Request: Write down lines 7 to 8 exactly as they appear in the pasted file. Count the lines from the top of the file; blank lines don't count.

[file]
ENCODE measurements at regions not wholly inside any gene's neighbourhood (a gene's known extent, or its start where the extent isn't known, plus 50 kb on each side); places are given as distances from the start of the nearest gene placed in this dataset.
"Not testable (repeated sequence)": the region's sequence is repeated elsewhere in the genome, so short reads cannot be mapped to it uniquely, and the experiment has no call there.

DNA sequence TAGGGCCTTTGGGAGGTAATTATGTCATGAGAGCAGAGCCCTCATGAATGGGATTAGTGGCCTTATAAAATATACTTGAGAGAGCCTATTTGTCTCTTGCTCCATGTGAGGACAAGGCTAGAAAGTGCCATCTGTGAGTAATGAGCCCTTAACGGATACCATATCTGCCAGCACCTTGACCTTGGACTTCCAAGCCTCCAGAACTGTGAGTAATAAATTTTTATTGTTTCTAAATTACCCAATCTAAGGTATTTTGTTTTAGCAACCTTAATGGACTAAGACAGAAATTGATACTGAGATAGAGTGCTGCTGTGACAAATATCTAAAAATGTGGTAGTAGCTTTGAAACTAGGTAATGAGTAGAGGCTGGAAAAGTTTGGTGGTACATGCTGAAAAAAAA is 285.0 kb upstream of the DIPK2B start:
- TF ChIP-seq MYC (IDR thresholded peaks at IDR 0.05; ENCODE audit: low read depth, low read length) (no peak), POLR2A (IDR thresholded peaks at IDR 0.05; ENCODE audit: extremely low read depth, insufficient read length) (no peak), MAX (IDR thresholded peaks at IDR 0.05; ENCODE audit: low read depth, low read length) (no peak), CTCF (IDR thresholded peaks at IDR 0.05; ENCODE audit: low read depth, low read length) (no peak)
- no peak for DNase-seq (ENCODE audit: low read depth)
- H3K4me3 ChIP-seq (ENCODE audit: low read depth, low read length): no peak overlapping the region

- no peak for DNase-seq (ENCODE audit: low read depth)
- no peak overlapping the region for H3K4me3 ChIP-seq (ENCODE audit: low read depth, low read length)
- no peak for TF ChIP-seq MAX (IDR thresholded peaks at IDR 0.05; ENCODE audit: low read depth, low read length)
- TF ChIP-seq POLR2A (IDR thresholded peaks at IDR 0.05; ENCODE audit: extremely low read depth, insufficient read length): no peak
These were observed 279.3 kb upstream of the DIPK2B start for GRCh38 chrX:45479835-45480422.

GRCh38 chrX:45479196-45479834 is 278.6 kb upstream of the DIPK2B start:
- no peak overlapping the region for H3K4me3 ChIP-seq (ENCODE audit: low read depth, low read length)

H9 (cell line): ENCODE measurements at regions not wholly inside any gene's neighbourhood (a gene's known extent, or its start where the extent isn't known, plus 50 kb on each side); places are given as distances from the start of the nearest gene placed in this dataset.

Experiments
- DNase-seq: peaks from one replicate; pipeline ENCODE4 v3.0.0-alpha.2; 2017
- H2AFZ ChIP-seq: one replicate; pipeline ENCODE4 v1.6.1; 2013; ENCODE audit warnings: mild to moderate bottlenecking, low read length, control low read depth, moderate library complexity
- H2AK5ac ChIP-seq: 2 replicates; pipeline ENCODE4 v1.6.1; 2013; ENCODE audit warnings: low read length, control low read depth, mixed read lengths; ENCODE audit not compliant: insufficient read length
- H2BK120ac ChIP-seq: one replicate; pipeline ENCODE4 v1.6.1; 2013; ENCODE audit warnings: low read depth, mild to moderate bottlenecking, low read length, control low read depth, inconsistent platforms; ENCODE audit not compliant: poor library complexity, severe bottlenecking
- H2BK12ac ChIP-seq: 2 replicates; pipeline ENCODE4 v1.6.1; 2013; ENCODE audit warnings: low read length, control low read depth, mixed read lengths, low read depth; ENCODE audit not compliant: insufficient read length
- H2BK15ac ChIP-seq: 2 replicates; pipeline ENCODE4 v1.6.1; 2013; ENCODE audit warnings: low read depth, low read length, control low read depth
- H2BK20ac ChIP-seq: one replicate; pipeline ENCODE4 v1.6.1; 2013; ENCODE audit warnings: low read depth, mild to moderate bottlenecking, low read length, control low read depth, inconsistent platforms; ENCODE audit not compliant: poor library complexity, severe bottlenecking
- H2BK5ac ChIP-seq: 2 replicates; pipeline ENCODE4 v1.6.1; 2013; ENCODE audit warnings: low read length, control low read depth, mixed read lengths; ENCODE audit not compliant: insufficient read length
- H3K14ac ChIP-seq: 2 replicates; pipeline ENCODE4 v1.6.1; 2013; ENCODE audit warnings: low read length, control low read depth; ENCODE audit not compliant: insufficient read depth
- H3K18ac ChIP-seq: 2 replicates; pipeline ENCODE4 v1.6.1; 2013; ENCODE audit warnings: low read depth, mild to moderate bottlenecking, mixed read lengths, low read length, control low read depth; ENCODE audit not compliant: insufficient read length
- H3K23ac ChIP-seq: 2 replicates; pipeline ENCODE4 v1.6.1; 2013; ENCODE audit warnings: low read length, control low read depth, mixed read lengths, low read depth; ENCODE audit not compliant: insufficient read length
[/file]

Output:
- no peak for DNase-seq (ENCODE audit: low read depth)
- no peak overlapping the region for H3K4me3 ChIP-seq (ENCODE audit: low read depth, low read length)